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Lit Review - "The War Against Boys"





This book is a scholarly work by an academic who wants to get things back on track and although USA-researched, the underlying principles are broadly applicable. Actually, the cultural time-lag makes them very recognisable in Ireland today.



Christina Hoff Sommers is probably best known for “Who Stole Feminism” in 1994, and she has been working hard for twenty years at winning it back. This is where an overlay criticism of her work is to be found, which some might say is unfair, but here we go anyway.



The first part of the criticism is that she seems to believe that it is possible to put the toothpaste cleanly back in the tube, and in that, she clings to her own flavour of humanist feminism (which, by the way, is to be admired) which, if returned to, would get things back on track.



Therein lays the second part of the criticism: the assumption that the original toothpaste was perfect. If recent history has shown us anything, it is that we should be very wary of any idea offering a complete solution. The “if we could only get back to” idea is always dubious as it seeks a narrative of past utopian ideal, a past which is always difficult to pinpoint accurately and so is beyond criticism and hence problematic. In fact, the title of the book was changed for the reprint to "The War Against Boys: How misguided policies are harming our young men".



What Hoff Sommers and other similar writers seem to forget is that the problems highlighted in the book had their origins in the very ideology which it seeks to defend. The hypothesis is that this same, hugely successful ideology which is generally accepted across the board from government policy to social media is not the "real" one.  It would seem counter-productive to criticise the damaging effects of an ideology while at the same time giving it an acceptable face. It requires a double-think which many find difficult to maintain.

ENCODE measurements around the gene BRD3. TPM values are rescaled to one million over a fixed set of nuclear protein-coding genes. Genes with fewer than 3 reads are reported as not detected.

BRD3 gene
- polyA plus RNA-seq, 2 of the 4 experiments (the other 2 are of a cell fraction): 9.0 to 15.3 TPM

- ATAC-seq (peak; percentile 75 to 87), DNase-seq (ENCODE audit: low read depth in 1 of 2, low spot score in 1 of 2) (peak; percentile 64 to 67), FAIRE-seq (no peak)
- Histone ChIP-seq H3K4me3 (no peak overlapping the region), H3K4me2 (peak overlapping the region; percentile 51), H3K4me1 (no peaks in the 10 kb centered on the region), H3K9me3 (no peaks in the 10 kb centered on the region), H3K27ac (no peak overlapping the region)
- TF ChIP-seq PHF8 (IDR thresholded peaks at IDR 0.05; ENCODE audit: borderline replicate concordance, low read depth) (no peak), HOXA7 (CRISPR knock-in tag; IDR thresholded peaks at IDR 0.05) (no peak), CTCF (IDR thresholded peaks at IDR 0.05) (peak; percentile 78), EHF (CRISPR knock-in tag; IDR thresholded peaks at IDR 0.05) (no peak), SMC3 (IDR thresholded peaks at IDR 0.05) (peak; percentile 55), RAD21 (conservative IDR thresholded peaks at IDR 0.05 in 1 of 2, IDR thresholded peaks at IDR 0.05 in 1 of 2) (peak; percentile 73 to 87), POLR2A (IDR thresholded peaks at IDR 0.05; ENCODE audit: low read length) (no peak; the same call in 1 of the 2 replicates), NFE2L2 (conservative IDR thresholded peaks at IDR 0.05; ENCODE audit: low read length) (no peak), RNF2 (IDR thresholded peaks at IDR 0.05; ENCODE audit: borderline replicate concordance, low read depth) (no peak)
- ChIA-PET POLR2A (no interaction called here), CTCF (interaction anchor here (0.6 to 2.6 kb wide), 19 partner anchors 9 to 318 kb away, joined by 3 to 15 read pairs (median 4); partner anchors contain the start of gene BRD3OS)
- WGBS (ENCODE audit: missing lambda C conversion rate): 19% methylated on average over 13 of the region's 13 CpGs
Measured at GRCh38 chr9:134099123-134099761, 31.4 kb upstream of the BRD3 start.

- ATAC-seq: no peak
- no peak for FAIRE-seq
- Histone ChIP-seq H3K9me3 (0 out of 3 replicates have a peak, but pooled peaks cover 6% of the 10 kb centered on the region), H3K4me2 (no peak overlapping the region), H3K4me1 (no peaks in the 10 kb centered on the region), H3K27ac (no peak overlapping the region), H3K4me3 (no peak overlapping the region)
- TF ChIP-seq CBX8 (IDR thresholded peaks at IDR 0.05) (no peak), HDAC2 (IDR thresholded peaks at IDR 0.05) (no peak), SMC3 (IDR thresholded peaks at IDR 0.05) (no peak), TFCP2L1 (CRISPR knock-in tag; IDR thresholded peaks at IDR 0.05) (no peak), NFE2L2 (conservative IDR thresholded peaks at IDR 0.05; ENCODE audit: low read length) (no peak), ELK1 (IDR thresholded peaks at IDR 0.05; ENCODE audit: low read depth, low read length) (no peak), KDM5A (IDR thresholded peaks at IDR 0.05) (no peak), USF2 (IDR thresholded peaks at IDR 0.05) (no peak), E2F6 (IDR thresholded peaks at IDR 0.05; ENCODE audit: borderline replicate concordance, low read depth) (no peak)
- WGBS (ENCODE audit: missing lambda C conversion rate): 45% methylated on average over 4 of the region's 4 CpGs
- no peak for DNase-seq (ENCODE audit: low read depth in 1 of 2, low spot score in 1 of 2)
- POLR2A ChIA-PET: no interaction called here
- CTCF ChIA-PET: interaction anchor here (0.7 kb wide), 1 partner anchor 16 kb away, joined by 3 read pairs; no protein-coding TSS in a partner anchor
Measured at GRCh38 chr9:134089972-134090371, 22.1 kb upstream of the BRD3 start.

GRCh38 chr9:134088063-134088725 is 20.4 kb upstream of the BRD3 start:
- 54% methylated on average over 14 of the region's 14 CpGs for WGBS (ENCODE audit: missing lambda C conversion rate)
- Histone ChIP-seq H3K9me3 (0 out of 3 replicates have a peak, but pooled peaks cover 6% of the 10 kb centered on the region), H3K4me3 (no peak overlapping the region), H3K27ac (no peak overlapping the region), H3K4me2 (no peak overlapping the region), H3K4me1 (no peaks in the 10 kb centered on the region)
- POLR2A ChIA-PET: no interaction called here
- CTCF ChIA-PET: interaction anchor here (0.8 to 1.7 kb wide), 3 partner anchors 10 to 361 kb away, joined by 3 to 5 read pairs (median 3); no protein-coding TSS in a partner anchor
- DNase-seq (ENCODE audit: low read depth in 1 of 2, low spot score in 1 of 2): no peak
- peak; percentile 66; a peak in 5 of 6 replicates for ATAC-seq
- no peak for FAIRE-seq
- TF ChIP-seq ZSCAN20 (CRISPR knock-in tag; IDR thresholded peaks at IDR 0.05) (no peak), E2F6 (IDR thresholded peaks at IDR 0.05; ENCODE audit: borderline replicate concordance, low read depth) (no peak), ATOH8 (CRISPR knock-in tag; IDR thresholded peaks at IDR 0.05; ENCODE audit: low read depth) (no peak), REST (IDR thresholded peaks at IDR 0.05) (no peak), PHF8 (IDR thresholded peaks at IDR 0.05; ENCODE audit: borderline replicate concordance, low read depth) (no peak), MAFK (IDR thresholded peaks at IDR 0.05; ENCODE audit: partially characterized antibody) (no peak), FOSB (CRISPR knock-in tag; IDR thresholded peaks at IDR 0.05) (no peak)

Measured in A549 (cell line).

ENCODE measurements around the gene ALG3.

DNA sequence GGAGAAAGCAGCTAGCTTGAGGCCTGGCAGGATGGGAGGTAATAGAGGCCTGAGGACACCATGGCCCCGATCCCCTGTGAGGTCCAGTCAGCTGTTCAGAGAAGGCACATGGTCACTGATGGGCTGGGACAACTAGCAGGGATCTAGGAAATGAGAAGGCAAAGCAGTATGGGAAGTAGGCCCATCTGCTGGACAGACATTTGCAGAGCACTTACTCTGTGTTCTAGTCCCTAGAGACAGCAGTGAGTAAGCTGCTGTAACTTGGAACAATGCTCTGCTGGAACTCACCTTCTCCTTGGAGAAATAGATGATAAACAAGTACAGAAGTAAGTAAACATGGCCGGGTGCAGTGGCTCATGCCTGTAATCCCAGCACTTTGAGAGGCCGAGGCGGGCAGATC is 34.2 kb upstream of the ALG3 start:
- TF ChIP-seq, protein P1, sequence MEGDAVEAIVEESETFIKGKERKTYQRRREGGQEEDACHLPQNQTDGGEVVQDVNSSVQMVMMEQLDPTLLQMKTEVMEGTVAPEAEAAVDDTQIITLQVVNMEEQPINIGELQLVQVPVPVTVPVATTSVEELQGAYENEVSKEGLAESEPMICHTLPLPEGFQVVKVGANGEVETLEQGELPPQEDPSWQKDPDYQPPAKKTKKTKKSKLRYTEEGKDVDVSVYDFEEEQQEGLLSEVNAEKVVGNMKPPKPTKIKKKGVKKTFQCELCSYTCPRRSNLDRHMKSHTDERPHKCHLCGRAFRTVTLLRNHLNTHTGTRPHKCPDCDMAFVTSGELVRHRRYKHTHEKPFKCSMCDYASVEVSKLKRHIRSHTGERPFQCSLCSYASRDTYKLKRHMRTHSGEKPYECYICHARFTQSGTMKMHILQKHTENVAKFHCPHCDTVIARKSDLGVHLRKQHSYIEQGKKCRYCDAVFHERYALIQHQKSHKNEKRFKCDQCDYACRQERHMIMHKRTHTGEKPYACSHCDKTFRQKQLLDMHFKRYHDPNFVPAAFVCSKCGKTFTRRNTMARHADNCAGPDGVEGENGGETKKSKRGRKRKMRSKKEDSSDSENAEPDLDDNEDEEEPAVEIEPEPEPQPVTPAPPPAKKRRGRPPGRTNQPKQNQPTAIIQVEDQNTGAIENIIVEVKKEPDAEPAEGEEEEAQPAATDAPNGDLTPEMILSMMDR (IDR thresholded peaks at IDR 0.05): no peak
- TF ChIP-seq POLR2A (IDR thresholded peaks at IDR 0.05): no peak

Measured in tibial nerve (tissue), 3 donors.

So, in short, the paste probably won’t go back in the tube and, if it did, it’s questionable whether its good for teeth in the first place.



Having said that, the book is definitely an eye opener. Yes, it’s from 2000, but are things really so different now? You may be surprised at the resonance with current policies in Ireland. The book identifies some very serious problems which are particularly insidious because they have a slow-burn with future consequences. Of course, there are a great many people who deny that these are problems at all, but once one has read the book, that stance is difficult to support.



A number of things read like satire, and would be funny if they were. One which comes to mind is the description of the “Son Day”, proposed by the Ms. Foundation to align with their “Take our daughters to work day” in the late 90s. The girls were taken to the office and the boys were to be given a day of re-education. This reader laughed out loud before realising it wasn't a joke. Thankfully Son Day was aborted and after a few years, the initiative was renamed as “Take our Children to work day” because of mounting pressure and protests from parents and teachers alike. It’s legitimate to ask how much damage was done during these few years, the tender years, and how many children across the USA were affected or influenced by it at such an impressionable age.



What is important is to try to understand how these problems came about and where they originated. Ultimately, keep in mind that children are the subject of the book.



If, in response to these problems, you find yourself thinking things like “…well, you can’t make an omelette without breaking eggs”, then you should take a really, really hard look in the mirror, and ask yourself what sacrifice is too great for this perfect omelette you so desire.



Then, if, even for a split second, you actually consider that as a real question, realise that this is a sure indicator of an ideological belief and you need to start deprogramming yourself.



There are more detailed reviews of the book on amazon along with other book reviews from the O’Palmer and some recommended books if you want something for the weekend.

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